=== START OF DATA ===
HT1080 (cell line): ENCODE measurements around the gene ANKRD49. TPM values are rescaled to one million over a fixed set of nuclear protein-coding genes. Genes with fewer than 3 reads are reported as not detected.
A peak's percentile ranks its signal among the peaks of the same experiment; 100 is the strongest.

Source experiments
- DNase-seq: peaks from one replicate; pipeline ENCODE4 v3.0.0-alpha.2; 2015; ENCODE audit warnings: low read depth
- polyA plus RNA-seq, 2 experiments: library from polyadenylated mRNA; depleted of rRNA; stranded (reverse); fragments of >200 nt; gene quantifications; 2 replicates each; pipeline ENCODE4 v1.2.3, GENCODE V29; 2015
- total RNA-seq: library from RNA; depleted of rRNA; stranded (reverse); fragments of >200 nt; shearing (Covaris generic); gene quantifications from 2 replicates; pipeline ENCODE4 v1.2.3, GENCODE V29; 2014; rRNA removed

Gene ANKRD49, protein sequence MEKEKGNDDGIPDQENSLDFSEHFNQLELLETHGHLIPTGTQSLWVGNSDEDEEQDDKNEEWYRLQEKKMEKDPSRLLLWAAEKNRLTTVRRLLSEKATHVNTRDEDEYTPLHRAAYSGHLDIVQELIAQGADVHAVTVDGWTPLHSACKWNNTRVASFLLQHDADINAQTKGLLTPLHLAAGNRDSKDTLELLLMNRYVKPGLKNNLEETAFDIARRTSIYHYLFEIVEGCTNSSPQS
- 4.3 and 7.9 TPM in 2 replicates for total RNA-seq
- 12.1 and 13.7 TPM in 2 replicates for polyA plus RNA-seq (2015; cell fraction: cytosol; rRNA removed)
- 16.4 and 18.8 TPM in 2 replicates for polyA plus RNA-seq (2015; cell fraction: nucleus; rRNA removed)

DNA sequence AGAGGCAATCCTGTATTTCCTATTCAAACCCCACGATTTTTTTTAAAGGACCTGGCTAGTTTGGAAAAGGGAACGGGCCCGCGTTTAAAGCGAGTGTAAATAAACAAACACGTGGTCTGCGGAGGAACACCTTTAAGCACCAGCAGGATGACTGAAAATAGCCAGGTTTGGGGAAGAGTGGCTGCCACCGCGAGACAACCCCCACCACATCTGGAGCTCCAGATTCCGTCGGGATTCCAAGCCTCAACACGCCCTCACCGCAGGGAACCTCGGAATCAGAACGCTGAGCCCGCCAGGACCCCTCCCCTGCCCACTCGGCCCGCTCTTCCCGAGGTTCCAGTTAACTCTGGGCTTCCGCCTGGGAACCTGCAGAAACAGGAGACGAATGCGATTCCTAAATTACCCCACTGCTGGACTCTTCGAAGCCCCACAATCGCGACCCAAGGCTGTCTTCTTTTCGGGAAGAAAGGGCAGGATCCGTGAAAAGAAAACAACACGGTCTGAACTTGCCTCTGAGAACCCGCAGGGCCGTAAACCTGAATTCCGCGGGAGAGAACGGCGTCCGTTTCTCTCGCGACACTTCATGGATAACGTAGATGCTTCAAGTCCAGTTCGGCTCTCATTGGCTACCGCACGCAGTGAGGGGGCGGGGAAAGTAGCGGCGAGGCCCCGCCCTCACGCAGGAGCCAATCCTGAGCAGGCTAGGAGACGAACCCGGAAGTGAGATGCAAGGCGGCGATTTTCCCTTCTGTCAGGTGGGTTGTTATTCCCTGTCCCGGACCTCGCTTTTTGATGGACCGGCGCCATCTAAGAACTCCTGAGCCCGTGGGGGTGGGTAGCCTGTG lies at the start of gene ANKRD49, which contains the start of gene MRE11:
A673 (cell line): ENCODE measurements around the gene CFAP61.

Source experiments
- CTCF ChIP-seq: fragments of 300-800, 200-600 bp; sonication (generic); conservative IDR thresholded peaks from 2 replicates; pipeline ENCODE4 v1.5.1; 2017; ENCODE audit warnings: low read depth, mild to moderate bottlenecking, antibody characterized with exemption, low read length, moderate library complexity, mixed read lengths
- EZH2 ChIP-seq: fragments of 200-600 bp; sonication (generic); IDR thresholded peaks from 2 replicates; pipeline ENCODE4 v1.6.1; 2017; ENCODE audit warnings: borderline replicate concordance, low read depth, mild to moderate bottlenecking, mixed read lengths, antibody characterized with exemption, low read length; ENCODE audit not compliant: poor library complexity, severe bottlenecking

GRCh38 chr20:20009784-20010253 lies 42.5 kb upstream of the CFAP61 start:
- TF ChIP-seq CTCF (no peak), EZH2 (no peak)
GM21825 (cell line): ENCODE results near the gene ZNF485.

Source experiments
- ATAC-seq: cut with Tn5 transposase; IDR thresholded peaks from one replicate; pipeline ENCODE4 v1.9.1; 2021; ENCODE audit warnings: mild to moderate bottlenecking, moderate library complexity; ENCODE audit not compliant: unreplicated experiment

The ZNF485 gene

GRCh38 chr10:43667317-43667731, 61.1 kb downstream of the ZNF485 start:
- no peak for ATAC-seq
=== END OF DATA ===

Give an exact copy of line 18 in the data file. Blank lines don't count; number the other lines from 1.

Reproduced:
GM21825 (cell line): ENCODE results near the gene ZNF485.